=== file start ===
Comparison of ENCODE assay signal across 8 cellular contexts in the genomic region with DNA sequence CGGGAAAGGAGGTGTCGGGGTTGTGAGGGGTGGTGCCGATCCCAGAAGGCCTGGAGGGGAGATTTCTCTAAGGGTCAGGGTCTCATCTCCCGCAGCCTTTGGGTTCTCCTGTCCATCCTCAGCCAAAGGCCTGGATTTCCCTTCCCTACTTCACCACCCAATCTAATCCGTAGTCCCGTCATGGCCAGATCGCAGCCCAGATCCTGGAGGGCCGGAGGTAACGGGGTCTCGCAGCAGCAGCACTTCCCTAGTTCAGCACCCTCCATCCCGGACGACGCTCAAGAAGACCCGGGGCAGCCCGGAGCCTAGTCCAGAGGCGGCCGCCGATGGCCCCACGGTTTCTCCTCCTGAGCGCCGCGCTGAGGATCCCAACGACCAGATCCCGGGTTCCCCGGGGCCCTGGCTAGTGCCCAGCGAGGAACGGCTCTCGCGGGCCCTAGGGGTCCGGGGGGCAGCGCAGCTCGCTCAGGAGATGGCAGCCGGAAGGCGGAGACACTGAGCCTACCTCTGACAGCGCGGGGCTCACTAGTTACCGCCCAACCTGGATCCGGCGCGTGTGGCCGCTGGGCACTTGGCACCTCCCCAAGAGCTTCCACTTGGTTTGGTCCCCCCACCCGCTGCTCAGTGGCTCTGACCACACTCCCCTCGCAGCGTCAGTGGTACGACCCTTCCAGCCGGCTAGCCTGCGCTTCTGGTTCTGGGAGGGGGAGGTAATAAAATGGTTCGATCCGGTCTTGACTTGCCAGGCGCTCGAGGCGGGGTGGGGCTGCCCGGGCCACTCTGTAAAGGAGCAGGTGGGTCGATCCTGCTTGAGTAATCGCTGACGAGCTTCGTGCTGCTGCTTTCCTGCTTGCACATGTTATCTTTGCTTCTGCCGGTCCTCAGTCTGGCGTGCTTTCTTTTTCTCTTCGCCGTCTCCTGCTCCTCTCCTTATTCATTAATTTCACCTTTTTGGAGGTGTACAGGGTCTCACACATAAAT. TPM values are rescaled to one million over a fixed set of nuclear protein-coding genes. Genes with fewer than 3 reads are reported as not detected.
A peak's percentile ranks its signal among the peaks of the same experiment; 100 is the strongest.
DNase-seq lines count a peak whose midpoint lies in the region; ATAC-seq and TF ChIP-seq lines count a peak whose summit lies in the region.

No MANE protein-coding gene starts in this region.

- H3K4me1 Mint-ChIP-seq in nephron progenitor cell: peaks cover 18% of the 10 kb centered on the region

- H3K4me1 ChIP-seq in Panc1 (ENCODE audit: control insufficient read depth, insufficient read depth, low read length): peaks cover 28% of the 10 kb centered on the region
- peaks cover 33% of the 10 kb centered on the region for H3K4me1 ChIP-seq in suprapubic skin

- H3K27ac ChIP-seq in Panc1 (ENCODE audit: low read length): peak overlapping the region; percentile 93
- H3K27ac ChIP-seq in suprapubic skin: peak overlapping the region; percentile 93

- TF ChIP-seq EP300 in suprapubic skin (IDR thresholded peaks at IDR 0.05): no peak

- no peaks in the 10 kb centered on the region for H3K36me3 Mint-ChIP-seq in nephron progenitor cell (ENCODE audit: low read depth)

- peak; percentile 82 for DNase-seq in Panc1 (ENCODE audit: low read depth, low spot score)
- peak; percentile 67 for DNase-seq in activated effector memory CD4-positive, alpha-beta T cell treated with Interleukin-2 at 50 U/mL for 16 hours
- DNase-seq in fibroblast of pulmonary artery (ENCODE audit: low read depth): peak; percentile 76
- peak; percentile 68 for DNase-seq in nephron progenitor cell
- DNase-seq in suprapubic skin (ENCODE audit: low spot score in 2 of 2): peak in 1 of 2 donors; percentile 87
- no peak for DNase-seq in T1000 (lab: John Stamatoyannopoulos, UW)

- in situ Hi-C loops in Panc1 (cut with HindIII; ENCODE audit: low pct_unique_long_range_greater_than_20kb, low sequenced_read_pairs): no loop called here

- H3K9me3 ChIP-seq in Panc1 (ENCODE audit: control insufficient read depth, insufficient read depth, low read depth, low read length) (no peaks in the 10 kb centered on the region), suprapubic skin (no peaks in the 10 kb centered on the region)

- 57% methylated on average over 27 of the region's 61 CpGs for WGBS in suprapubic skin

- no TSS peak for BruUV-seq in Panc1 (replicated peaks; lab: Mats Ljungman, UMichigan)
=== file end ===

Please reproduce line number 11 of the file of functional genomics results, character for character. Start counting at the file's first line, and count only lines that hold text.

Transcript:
- no peaks in the 10 kb centered on the region for H3K36me3 Mint-ChIP-seq in nephron progenitor cell (ENCODE audit: low read depth)